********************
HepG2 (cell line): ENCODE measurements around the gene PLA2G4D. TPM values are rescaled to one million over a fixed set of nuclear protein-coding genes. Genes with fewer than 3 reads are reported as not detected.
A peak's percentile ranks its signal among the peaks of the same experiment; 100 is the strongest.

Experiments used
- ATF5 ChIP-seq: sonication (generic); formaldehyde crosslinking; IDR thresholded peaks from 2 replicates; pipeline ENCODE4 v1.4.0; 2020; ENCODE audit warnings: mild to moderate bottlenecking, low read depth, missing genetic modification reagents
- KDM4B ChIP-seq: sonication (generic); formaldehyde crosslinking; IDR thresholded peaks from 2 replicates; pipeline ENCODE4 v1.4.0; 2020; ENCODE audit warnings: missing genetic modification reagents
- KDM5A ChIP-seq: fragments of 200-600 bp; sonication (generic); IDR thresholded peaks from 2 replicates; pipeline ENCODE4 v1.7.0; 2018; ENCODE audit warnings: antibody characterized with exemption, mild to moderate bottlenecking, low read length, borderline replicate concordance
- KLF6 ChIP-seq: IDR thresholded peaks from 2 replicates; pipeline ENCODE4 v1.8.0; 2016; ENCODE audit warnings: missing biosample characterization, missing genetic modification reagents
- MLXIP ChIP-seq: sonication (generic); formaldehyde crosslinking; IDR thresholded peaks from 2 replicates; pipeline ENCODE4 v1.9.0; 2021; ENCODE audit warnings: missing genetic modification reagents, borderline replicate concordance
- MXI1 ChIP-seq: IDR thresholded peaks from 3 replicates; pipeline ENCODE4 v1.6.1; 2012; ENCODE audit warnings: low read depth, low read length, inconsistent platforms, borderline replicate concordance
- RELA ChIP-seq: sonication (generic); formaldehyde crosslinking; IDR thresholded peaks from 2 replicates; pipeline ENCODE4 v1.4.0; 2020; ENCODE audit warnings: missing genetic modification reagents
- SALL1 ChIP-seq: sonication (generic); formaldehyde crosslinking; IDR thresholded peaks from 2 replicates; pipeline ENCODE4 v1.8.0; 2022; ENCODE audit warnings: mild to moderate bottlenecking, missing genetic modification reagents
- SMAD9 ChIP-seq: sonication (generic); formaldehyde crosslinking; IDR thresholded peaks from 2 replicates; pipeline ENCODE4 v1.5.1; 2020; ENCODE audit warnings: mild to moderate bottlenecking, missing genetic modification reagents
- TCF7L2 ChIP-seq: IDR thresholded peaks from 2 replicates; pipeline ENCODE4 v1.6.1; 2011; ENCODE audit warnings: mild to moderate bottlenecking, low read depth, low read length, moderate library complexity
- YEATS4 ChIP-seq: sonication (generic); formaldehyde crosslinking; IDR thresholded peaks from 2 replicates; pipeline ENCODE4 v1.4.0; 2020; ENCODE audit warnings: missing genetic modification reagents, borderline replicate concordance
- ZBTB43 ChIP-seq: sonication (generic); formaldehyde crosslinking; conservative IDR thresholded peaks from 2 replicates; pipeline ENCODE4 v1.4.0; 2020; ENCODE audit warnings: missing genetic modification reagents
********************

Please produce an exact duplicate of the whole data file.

HepG2 (cell line): ENCODE measurements around the gene PLA2G4D. TPM values are rescaled to one million over a fixed set of nuclear protein-coding genes. Genes with fewer than 3 reads are reported as not detected.
A peak's percentile ranks its signal among the peaks of the same experiment; 100 is the strongest.

Experiments used
- ATF5 ChIP-seq: sonication (generic); formaldehyde crosslinking; IDR thresholded peaks from 2 replicates; pipeline ENCODE4 v1.4.0; 2020; ENCODE audit warnings: mild to moderate bottlenecking, low read depth, missing genetic modification reagents
- KDM4B ChIP-seq: sonication (generic); formaldehyde crosslinking; IDR thresholded peaks from 2 replicates; pipeline ENCODE4 v1.4.0; 2020; ENCODE audit warnings: missing genetic modification reagents
- KDM5A ChIP-seq: fragments of 200-600 bp; sonication (generic); IDR thresholded peaks from 2 replicates; pipeline ENCODE4 v1.7.0; 2018; ENCODE audit warnings: antibody characterized with exemption, mild to moderate bottlenecking, low read length, borderline replicate concordance
- KLF6 ChIP-seq: IDR thresholded peaks from 2 replicates; pipeline ENCODE4 v1.8.0; 2016; ENCODE audit warnings: missing biosample characterization, missing genetic modification reagents
- MLXIP ChIP-seq: sonication (generic); formaldehyde crosslinking; IDR thresholded peaks from 2 replicates; pipeline ENCODE4 v1.9.0; 2021; ENCODE audit warnings: missing genetic modification reagents, borderline replicate concordance
- MXI1 ChIP-seq: IDR thresholded peaks from 3 replicates; pipeline ENCODE4 v1.6.1; 2012; ENCODE audit warnings: low read depth, low read length, inconsistent platforms, borderline replicate concordance
- RELA ChIP-seq: sonication (generic); formaldehyde crosslinking; IDR thresholded peaks from 2 replicates; pipeline ENCODE4 v1.4.0; 2020; ENCODE audit warnings: missing genetic modification reagents
- SALL1 ChIP-seq: sonication (generic); formaldehyde crosslinking; IDR thresholded peaks from 2 replicates; pipeline ENCODE4 v1.8.0; 2022; ENCODE audit warnings: mild to moderate bottlenecking, missing genetic modification reagents
- SMAD9 ChIP-seq: sonication (generic); formaldehyde crosslinking; IDR thresholded peaks from 2 replicates; pipeline ENCODE4 v1.5.1; 2020; ENCODE audit warnings: mild to moderate bottlenecking, missing genetic modification reagents
- TCF7L2 ChIP-seq: IDR thresholded peaks from 2 replicates; pipeline ENCODE4 v1.6.1; 2011; ENCODE audit warnings: mild to moderate bottlenecking, low read depth, low read length, moderate library complexity
- YEATS4 ChIP-seq: sonication (generic); formaldehyde crosslinking; IDR thresholded peaks from 2 replicates; pipeline ENCODE4 v1.4.0; 2020; ENCODE audit warnings: missing genetic modification reagents, borderline replicate concordance
- ZBTB43 ChIP-seq: sonication (generic); formaldehyde crosslinking; conservative IDR thresholded peaks from 2 replicates; pipeline ENCODE4 v1.4.0; 2020; ENCODE audit warnings: missing genetic modification reagents